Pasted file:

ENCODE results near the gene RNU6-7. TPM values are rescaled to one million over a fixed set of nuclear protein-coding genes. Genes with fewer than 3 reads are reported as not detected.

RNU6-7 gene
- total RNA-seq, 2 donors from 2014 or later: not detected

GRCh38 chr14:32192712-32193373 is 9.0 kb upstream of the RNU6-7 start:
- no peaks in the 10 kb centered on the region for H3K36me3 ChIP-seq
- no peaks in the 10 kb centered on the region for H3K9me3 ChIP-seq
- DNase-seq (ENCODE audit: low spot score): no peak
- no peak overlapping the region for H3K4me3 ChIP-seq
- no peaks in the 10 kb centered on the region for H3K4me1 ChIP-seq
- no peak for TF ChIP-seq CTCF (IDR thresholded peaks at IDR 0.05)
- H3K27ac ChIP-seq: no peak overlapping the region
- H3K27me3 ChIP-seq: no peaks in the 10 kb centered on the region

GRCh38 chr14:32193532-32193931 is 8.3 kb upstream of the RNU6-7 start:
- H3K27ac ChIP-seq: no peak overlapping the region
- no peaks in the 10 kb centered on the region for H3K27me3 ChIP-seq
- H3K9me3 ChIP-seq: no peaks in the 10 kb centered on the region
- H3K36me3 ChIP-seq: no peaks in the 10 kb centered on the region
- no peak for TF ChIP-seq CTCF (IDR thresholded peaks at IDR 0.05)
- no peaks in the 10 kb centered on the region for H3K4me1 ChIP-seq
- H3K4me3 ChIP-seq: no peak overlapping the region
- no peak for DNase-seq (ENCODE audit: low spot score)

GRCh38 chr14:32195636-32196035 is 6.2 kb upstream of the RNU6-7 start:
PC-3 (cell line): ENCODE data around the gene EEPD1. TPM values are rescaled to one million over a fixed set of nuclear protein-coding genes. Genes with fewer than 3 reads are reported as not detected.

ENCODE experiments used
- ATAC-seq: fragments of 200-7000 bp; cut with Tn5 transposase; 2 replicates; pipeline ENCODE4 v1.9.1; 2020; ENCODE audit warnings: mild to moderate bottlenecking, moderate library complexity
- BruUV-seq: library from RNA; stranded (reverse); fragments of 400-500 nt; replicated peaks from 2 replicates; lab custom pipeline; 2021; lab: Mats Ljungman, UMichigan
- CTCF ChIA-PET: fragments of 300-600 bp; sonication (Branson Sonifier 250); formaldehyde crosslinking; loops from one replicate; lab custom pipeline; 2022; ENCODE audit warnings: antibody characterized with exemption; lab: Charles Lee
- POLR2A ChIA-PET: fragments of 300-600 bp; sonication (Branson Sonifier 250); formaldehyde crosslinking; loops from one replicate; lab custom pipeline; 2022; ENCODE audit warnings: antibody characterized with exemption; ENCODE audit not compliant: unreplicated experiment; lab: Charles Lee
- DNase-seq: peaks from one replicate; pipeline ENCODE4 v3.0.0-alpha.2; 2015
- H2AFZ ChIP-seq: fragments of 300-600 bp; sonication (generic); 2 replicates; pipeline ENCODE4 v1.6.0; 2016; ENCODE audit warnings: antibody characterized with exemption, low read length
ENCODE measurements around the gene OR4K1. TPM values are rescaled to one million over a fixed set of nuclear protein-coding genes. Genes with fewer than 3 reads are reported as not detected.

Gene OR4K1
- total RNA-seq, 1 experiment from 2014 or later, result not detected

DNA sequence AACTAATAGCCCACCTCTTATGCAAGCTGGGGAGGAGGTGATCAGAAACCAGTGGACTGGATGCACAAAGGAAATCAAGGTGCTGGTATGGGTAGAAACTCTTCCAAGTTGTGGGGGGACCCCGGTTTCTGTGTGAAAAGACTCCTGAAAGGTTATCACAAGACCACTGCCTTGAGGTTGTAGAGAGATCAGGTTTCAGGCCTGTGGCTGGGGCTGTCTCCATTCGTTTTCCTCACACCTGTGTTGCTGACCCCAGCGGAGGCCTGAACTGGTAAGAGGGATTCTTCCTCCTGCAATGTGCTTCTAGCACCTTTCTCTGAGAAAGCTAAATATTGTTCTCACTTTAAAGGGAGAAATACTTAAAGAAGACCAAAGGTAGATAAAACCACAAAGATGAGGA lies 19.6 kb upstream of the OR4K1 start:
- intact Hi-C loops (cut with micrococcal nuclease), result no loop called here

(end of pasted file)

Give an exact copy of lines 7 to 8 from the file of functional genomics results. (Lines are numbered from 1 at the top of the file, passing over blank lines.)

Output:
- DNase-seq (ENCODE audit: low spot score): no peak
- no peak overlapping the region for H3K4me3 ChIP-seq